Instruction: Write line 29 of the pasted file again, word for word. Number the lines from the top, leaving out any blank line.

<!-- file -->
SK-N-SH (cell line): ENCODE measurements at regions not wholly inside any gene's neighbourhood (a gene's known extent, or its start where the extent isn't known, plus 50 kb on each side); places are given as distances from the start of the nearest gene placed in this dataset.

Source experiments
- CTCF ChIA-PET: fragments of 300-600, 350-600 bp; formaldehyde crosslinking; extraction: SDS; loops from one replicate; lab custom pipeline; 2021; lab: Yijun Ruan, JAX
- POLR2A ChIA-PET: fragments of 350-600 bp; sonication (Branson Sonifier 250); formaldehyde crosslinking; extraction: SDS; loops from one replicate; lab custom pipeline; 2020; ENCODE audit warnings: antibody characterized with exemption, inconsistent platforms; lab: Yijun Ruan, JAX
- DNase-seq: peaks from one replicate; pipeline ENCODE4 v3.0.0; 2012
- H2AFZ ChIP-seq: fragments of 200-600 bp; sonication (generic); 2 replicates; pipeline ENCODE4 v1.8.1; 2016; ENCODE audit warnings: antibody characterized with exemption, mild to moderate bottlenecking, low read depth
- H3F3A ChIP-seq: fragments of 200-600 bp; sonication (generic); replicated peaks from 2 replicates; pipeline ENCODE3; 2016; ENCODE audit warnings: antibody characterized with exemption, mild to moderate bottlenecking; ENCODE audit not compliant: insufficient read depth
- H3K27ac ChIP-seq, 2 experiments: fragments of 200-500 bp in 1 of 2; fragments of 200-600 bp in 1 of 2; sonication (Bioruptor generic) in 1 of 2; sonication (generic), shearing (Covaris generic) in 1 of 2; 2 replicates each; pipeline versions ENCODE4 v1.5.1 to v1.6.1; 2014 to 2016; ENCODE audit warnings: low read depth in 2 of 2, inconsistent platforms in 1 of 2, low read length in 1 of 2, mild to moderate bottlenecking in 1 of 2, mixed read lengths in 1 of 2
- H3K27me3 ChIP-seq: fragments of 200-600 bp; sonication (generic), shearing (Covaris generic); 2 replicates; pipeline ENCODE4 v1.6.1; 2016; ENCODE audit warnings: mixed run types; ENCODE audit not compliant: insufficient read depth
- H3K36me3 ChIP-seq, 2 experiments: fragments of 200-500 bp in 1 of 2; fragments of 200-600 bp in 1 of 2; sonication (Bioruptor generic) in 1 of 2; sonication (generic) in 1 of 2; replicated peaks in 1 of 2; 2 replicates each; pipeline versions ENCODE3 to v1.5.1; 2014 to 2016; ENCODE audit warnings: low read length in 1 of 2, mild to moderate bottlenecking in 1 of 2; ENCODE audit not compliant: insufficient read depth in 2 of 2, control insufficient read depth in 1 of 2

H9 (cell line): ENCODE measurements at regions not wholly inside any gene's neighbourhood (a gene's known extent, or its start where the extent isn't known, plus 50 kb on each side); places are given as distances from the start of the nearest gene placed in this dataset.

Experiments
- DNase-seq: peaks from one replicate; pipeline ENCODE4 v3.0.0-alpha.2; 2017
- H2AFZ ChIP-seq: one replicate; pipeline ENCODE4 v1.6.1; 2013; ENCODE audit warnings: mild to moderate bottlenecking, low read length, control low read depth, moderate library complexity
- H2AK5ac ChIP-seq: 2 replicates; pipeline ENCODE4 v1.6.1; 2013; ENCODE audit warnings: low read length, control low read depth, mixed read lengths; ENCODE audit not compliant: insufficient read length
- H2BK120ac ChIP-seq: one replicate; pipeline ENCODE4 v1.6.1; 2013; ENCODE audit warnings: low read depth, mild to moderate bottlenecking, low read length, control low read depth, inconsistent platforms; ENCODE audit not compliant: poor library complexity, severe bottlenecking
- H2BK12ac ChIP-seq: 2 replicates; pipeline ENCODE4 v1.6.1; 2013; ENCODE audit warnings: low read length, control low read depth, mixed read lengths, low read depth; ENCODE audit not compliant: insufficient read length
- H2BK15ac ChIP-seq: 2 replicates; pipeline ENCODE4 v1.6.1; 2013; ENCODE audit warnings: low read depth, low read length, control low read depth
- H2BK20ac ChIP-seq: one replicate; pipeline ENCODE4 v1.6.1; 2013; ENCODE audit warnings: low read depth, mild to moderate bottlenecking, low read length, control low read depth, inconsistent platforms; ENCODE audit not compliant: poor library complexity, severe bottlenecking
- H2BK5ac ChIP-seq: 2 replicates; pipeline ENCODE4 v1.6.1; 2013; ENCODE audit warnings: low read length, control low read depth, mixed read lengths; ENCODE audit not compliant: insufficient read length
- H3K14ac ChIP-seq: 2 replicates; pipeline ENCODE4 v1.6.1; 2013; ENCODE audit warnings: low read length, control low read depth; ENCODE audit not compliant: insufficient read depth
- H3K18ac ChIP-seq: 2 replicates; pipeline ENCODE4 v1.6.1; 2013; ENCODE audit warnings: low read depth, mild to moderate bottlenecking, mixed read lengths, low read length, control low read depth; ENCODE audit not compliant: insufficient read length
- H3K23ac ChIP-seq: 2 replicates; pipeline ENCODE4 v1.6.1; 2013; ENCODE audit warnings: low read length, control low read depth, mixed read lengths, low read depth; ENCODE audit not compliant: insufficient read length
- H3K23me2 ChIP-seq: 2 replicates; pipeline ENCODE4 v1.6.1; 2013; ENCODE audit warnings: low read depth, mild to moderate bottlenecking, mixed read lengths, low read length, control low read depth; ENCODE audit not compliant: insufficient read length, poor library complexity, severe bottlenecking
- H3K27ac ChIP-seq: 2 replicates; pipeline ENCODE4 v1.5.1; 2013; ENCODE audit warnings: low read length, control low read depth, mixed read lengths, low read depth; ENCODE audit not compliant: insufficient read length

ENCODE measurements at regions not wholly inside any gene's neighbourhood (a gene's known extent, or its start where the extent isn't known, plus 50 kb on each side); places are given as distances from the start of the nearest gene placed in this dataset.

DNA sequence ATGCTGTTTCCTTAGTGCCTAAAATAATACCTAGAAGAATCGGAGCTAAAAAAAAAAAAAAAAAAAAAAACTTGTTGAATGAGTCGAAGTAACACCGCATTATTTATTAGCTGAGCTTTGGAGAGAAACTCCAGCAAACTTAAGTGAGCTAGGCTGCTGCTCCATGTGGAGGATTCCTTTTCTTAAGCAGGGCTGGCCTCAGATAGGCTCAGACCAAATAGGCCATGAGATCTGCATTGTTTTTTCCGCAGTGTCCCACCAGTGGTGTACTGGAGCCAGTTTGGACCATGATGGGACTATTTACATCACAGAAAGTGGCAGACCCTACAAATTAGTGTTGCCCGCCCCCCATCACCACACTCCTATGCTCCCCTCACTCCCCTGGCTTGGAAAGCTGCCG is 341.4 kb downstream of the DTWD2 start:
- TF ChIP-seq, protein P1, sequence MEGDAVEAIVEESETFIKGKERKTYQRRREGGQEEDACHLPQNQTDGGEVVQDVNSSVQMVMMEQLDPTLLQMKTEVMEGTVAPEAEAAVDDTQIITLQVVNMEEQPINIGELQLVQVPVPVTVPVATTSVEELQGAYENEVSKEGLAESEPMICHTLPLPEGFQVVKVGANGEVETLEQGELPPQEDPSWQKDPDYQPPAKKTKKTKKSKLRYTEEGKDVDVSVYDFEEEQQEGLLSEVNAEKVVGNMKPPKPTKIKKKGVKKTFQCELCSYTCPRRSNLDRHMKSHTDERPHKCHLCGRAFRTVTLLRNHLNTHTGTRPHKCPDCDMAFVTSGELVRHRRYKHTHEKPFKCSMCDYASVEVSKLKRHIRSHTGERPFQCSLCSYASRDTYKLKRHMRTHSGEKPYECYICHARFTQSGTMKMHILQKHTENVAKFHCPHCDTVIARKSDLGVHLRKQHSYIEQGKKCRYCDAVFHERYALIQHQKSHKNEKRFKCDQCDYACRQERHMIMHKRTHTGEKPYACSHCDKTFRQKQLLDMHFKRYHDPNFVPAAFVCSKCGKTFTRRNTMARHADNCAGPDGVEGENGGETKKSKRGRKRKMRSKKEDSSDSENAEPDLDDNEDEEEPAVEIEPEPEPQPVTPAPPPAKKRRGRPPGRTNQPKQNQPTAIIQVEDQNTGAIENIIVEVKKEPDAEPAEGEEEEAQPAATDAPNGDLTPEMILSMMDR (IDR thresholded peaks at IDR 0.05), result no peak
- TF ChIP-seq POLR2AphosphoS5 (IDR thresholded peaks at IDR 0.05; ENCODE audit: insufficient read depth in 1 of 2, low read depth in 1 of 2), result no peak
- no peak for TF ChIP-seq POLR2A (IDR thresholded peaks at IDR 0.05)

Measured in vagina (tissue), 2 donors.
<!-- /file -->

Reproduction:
- TF ChIP-seq POLR2AphosphoS5 (IDR thresholded peaks at IDR 0.05; ENCODE audit: insufficient read depth in 1 of 2, low read depth in 1 of 2), result no peak